• Referring to FIG. 1, a signal converter and a combiner circuit 100 is shown. The circuit receives a first input signal IBB (t) at first input port 101 and a second input signal QBB (t) at a second input port 102. The two signals are converted in signal converter 105 and provided to the combiner circuit 1 1 0. From the combiner circuit is provided an output drive signal y(t) from output port 1 1 1. The present invention relates to the implementation and function of the signal converter for providing at least a signal for use in providing an amplitude and phase modulated (AM/PM) signal.
  • FIG. 2 illustrates a power amplifier (PA) output stage 200 for receiving of two drive signals as provided by a signal converter according to the present invention. The output stage 200 is primarily in the form of an H-bridge 202 that is disposed between first and second supply voltage ports, 200 c and 200 d. The H-bridge circuit 202 is primarily formed from two circuit branches. A first circuit branch has a first end thereof coupled with the first supply voltage port 200 c, where a first side of a first high side switching circuit 202 a is coupled thereto. Coupled to the second side of the first high side switching circuit 202 a is a first end of a primary winding 203 b of a transformer 203. Coupled to the second end of the primary winding 203 b is a second low side switching circuit 202 d, which is further coupled with the second supply voltage port 200 d, terminating the first circuit branch. A second circuit branch has a first end thereof coupled with the first supply voltage port 200 c, where a first side of a second high side switching circuit 202 b is coupled thereto. Coupled to the second side of the second high side switching circuit 202 b is a second end of the primary winding 203 b of the transformer 203. Coupled to the first end of the primary winding 203 b is a first low side switching circuit 202 c, which is further coupled with the second supply voltage port 200 d, terminating the second circuit branch. Thus, the first and second circuit branches cross in the center of the H-bridge along the primary winding 203 b. A secondary winding 203 a for the transformer 203 is coupled with a load 205. In this case, the transformer 203 is absent a center tap.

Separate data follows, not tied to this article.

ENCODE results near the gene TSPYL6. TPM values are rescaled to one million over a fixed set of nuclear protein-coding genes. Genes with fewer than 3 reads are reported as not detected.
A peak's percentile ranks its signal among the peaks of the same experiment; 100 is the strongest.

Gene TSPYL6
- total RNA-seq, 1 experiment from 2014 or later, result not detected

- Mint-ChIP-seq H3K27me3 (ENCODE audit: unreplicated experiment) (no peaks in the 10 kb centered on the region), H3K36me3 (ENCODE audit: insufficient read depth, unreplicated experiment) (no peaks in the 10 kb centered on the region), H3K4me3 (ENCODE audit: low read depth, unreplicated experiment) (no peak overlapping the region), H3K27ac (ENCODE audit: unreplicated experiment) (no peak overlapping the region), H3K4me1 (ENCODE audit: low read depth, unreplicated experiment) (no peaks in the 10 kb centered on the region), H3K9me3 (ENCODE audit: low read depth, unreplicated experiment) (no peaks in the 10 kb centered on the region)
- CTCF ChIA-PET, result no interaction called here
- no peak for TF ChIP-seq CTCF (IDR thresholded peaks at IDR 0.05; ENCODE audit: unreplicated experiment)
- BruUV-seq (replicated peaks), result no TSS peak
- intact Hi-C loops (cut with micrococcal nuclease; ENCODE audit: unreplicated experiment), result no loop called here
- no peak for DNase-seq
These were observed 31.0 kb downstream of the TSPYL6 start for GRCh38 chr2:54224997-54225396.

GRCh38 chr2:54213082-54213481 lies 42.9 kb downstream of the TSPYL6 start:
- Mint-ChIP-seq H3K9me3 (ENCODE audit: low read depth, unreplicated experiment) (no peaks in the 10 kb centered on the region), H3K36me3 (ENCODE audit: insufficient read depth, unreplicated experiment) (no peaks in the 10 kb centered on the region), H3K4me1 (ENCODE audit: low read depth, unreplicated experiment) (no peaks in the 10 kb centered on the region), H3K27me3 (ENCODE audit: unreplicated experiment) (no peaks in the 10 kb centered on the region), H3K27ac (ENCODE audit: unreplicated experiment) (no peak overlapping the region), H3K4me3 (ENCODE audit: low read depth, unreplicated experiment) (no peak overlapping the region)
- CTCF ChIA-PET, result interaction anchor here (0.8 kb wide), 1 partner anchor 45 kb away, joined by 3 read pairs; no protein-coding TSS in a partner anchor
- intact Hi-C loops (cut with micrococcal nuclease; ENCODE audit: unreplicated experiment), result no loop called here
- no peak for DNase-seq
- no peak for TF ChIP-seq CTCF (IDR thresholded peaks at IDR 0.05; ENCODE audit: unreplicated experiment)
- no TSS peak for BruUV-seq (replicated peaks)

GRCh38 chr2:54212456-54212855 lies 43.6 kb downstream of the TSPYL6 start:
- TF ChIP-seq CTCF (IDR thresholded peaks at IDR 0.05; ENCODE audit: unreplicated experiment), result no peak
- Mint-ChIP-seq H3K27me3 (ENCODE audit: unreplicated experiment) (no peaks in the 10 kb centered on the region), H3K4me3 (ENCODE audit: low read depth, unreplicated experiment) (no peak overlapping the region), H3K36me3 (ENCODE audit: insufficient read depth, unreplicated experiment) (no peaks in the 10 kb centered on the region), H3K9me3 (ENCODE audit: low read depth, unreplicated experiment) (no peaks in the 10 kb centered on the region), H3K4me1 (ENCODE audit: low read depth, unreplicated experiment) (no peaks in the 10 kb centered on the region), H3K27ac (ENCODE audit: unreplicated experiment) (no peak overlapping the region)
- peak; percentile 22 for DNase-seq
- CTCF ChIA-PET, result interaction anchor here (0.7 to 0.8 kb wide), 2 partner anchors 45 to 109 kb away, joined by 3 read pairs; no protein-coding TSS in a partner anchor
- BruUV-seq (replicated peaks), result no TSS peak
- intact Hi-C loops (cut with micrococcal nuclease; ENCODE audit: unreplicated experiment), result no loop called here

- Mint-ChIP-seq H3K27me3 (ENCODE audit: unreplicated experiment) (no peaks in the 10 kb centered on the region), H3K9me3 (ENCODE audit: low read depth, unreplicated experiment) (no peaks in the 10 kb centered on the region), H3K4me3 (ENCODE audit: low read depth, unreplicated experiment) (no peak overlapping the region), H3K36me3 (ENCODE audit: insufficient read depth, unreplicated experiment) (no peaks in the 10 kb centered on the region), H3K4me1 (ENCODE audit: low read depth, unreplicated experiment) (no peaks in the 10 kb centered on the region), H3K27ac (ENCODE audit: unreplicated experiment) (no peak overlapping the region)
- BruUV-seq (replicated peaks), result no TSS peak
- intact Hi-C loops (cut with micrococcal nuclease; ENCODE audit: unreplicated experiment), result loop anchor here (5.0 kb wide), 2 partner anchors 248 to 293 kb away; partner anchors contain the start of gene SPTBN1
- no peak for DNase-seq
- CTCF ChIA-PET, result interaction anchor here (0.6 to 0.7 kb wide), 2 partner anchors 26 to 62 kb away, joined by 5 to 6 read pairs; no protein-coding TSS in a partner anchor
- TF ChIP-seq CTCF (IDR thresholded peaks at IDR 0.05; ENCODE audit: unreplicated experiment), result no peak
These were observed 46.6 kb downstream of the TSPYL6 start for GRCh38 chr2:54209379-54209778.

• A PA output stage input port 200 a is coupled with the first high side switching circuit 202 a and the second low side switching circuit 202 d for controlling the switching operation thereof. The PA output stage input port 200 a is coupled with the second high side switching circuit 202 b and the first low side switching circuit 202 c via a second port thereof for controlling the switching operation thereof. The H-bridge circuit therefore allows for controlling the polarity of the signals that propagate through the primary winding 203 b of the transformer 203.